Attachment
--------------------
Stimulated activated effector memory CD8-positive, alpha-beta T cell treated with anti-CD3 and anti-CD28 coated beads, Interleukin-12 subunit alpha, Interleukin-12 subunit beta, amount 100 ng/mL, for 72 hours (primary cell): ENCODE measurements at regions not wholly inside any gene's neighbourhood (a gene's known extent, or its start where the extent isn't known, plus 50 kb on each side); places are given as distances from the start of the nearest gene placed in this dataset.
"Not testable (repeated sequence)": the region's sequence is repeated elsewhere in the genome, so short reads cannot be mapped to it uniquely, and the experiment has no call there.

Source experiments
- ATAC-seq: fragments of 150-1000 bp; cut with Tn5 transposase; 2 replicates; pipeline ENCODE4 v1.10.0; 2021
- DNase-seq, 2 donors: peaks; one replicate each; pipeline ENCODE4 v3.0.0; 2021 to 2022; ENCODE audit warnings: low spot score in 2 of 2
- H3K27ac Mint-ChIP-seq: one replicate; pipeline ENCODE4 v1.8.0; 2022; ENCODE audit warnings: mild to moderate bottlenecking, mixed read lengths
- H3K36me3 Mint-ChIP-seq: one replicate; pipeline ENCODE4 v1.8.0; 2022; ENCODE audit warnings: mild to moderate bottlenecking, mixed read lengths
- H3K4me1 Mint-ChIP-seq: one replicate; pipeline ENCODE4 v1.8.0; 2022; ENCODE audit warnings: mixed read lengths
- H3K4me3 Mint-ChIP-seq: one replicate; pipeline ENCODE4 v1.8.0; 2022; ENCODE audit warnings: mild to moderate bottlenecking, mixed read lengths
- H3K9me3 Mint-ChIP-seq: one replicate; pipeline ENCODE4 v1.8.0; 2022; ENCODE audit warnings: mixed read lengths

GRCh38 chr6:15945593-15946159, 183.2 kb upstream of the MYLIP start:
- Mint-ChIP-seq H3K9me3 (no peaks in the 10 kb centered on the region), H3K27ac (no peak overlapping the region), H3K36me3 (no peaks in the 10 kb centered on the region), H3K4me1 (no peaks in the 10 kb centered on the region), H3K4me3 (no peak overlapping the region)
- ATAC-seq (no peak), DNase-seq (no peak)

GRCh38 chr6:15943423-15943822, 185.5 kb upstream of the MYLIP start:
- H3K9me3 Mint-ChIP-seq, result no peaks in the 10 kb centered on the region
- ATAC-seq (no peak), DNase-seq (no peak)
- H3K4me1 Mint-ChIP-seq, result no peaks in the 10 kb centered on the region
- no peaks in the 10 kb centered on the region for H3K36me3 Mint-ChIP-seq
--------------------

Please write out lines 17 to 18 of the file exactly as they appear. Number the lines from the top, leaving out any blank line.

- H3K4me1 Mint-ChIP-seq, result no peaks in the 10 kb centered on the region
- no peaks in the 10 kb centered on the region for H3K36me3 Mint-ChIP-seq